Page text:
Solar technology is getting better and better, with a new Kickstarter campaign having been started for "Solar Paper," which is touted as the world's smallest solar chargers.

The chargers are available in four different models, with each offering different wattages, and the creators say that in the sun, the devices can charge an iPhone 6 in around 2.5 hours, which is a similar speed as a wall charger.

At only a little larger than a dollar bill and 0.45 inches thick at its thickest, the solar charger, built by Yolk, is only 13 percent of the size of the previous largest solar charger and only 26 percent of the weight of the main competitor.

While the charger is very small, that's not the only selling point for it. Other solar chargers require users to unplug devices and then plug them back in when the charger gets covered by a shadow. Solar Paper, however, simply stops charging due to not getting enough sunlight and will start charging again when it does get enough.

While the chargers are available in four models, different "models" include different numbers of panels, with each panel representing 2.5 W. Basically, the 5 W model is simply two panels, the 7.5 W model is three panels and the 10 W model is four panels.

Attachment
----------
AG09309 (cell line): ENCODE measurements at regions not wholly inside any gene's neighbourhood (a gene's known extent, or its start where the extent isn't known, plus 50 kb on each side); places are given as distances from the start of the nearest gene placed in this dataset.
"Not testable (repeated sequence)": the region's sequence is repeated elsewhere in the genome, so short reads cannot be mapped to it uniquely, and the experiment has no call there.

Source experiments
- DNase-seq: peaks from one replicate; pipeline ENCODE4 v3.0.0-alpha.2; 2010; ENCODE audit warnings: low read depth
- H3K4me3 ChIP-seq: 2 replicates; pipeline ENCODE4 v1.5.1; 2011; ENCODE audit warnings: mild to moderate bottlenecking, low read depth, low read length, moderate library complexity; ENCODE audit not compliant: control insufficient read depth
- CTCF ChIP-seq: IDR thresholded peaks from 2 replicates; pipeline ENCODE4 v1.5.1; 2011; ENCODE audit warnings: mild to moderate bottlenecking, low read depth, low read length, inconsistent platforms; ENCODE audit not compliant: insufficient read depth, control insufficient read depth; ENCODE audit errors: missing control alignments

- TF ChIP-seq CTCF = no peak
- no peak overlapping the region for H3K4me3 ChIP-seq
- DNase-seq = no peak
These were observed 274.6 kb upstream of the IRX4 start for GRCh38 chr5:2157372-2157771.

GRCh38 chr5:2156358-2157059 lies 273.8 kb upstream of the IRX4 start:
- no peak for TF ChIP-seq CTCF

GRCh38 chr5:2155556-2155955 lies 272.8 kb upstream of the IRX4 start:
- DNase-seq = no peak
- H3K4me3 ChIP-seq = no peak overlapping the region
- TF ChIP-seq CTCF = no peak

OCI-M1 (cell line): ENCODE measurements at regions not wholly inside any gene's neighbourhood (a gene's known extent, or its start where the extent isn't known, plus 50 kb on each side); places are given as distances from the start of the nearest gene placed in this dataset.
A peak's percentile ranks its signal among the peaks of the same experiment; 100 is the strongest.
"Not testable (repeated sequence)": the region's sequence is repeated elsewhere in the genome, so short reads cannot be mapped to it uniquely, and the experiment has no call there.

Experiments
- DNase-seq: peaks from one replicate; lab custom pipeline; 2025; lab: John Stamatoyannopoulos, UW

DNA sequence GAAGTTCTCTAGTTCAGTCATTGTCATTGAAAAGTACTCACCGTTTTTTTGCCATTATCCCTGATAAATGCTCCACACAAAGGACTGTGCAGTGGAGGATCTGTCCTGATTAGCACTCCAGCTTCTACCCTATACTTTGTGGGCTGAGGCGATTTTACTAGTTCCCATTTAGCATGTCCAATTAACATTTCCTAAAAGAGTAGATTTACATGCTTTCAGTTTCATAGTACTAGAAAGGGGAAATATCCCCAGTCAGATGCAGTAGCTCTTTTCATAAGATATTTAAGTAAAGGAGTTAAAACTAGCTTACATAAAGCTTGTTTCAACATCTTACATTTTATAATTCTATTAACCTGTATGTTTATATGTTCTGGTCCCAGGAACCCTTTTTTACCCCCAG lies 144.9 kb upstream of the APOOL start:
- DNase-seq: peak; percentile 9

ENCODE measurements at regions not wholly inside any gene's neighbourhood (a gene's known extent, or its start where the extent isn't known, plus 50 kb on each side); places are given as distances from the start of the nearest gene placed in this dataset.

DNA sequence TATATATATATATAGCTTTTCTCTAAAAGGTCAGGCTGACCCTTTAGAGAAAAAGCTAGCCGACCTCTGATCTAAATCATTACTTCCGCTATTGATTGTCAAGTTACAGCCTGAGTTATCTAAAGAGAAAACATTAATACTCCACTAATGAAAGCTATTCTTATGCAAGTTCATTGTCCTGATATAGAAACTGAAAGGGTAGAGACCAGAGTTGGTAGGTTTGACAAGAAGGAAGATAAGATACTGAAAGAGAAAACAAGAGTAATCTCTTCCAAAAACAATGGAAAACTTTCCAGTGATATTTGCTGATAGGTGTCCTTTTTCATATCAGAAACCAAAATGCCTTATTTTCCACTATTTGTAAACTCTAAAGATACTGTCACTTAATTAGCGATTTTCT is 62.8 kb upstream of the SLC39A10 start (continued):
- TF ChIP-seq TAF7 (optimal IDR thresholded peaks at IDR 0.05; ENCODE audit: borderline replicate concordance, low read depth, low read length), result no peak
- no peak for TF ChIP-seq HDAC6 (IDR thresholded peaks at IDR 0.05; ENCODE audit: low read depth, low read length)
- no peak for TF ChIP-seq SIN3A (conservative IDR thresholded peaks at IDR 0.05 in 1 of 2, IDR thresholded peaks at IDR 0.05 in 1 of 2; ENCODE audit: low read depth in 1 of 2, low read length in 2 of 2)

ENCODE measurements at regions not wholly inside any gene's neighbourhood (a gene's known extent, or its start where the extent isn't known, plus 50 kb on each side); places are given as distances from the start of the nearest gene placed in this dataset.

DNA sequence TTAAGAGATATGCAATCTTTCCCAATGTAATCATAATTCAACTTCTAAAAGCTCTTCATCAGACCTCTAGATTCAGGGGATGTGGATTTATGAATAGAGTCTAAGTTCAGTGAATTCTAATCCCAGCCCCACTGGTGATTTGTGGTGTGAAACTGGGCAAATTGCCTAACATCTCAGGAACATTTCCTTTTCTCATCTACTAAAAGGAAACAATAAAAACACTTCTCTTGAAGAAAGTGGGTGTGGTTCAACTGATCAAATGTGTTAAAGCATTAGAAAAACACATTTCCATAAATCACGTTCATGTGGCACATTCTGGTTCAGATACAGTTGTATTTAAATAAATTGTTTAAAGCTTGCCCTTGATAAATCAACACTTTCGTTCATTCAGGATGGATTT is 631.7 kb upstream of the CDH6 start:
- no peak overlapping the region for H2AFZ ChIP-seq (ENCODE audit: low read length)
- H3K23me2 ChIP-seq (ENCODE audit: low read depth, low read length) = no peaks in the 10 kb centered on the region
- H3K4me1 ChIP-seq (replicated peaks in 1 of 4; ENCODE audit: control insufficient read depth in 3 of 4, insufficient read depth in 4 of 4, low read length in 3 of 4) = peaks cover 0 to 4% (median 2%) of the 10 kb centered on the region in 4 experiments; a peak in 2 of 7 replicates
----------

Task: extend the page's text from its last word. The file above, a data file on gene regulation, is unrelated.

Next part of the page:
The 2.5 W model, as the page explains, is not powerful enough to charge something like a smartphone, however, it is enough to charge an external battery. The 7.5 W model is recommended for smartphones and is able to charge an iPhone 6 in 2.5 hours. The 10 W version is recommended for things like an iPad.

This is also not the first crowdfunding campaign that Yolk has gone through. The company previously attempted to fund a solar charger called Solarade, which did not meet its funding goal. The company did, however, learn a lot through that campaign, such as one thing that users asked for after the last campaign being LED lights that indicate the charging status of the device. Yolk, however, took things a step further by offering an LCD display showing how much electrical current is being passed through the solar panel. This will give users a better understanding of solar technology and how it works.

"We would not put [an] LCD if we do not have [confidence] about our technology and the product," says the company on its Kickstarter page. "We can display the power output because we are confident about our product and do not over advertise."

For those interested in donating to the cause and getting their own Solar Paper charger, there are prizes between $49 for a 2.5 W model to $10,000 for a customized solar panel.

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